Take a ride into Philadelphia on any given day, and you’ll be inundated with a bevy of cultural artifacts. Stand in the middle of Center City, close your eyes, throw a rock, and you’ll hit some historical icon that’s probably over 200 years old. If your thing is art, you’re in luck. The Philadelphia Museum of Art houses one of the great art collections in the world. Food? A quick jaunt to South Philadelphia and you can do the Pepsi Challenge with any one of a list of great cheese steak joints that deliver the original in all of its unmistakable glory. History? Please. No city in the USA can touch us. The country was born here, literally.
Philadelphia now has the unfortunate distinction of being linked with another cultural artifact of days gone by; alternative rock on the FM dial. For a city known for breaking new music (American Bandstand, anyone?), the absence of this genre on the airwaves is stunning. If you want to hear alt rock on the radio now, you’d better have XM or Sirius and be willing to fork over $10-$13./month for the privilege of hearing it.
Until February 25th of this year, though, alternative rock ruled the radio in Philadelphia, thanks to the efforts of Y100. In addition to delivering alternative music to the airwaves, the station also created Y100 Sonic Sessions, which attracted some of music’s best artists to unplug the guitars for a lighter take on their tunes. The station also hosted the yearly Y100 FEZtival which was the summer concert event in Philadelphia, with a day long dose of hot new bands and established standbys. The station was the victim of a format change to urban/hip hop in February, a casualty of out of touch corporate forces.
Y100, on the air since 1993, was owner Radio One’s most profitable radio station in Philadelphia before the format switch. In court documents filed shortly after the switch, Radio One cited problems with replacing top rated morning men Preston and Steve, who were headed to mainstream rock station WMMR (93.3). However, the more likely cause was Radio One’s desire to have all 3 of their Philadelphia stations operating under relatively similar urban formats, which would help with ad sales. The Beat moved up the dial from 103.9 to 100.3, kicking out y100 and making way for a new gospel station at The Beat’s old frequency. As displaced y100 DJ Brett Hamilton put it at the time, “Essentially, I lost my job to a gospel station.”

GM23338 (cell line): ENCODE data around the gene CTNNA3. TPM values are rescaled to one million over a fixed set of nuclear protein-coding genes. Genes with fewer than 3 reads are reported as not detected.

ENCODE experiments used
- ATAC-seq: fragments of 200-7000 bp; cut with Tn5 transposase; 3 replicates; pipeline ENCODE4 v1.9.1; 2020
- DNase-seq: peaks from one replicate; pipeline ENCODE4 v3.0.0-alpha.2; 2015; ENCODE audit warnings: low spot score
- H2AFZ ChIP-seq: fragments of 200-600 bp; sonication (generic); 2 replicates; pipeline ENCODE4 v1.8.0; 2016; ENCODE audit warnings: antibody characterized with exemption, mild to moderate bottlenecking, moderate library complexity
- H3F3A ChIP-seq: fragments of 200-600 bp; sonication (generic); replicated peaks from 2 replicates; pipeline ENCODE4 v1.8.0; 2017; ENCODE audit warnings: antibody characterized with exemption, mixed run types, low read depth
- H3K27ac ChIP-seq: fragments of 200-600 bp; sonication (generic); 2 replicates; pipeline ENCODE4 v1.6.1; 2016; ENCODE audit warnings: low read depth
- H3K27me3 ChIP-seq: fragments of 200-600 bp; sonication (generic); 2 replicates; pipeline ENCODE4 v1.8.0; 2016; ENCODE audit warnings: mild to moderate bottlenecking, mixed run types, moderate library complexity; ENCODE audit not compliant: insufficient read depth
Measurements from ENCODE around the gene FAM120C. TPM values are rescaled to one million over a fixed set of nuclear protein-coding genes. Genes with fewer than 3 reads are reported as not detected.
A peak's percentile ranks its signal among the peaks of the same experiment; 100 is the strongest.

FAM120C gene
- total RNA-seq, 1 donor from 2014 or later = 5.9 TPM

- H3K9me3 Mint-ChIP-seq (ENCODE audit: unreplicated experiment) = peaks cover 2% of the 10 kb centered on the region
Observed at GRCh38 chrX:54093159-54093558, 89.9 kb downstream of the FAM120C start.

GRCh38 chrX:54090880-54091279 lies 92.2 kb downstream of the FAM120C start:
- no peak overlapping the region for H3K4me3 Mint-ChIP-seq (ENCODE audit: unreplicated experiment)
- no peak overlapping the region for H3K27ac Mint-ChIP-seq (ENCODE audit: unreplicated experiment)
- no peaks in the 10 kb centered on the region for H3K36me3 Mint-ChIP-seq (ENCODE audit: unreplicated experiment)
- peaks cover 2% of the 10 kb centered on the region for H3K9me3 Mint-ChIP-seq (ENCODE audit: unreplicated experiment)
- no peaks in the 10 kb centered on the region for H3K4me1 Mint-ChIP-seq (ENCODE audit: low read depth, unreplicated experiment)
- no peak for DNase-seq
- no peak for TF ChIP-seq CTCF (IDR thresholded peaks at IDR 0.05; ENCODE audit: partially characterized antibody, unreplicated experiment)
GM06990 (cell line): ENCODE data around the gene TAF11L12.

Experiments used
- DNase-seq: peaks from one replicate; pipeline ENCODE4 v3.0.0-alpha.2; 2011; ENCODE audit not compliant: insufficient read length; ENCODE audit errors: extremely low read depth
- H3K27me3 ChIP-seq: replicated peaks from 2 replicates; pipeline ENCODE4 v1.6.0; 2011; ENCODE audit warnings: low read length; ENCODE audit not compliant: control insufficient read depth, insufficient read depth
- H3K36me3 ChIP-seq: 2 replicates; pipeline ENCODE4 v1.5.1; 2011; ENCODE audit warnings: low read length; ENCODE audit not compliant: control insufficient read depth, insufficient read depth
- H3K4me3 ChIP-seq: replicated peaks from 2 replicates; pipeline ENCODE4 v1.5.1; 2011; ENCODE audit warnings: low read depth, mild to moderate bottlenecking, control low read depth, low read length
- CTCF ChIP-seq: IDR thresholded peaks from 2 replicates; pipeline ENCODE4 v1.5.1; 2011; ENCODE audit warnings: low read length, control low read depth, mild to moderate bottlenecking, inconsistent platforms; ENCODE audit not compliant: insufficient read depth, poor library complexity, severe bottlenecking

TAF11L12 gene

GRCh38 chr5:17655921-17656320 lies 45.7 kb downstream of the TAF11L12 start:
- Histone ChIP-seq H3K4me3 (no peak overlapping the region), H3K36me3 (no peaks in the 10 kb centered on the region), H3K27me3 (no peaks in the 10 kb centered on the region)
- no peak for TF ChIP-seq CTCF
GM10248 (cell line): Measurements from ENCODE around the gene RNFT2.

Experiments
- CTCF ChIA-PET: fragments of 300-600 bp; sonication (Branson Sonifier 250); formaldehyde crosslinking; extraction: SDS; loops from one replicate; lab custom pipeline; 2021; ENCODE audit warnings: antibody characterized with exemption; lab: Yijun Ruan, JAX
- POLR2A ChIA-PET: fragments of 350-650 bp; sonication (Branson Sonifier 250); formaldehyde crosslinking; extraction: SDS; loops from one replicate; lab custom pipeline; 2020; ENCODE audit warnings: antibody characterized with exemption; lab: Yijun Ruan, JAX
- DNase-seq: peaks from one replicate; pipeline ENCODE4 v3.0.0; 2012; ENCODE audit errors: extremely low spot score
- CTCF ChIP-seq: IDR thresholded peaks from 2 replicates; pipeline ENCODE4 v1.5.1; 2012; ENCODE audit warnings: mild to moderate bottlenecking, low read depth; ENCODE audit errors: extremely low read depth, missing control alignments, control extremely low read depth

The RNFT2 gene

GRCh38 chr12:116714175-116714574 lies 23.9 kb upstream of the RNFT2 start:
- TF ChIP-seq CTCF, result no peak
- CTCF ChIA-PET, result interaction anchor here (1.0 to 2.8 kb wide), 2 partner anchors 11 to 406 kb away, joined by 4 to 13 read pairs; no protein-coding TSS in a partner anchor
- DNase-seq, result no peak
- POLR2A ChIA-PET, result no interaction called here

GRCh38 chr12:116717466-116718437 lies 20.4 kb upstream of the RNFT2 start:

Philadelphia, the No. 6 ranked market in the country, is now the largest without a modern/alternative radio station, at least on terrestrial radio, that is. I got an opportunity recently to discuss the format switch with y100’s program director at the time of the switch, Jim McGuinn, who is now leading the station on internet radio with an eye on bigger things in the future.
Can you give us a little history about the station?
The station became alternative in 1993, I joined in 1997.
Can you tell us how you found out that y100 was being pulled off of the air?
I had a suspicion in early February, but we weren’t officially told by the corporation till the day it happened.
What was the reason given by Radio One for getting rid of y100 and moving the “Beat” over?
They wanted to focus all their Philadelphia properties on the urban segment of the market, which is their specialty. It didn’t matter that we were doing better than any of their stations in terms of ratings or revenue.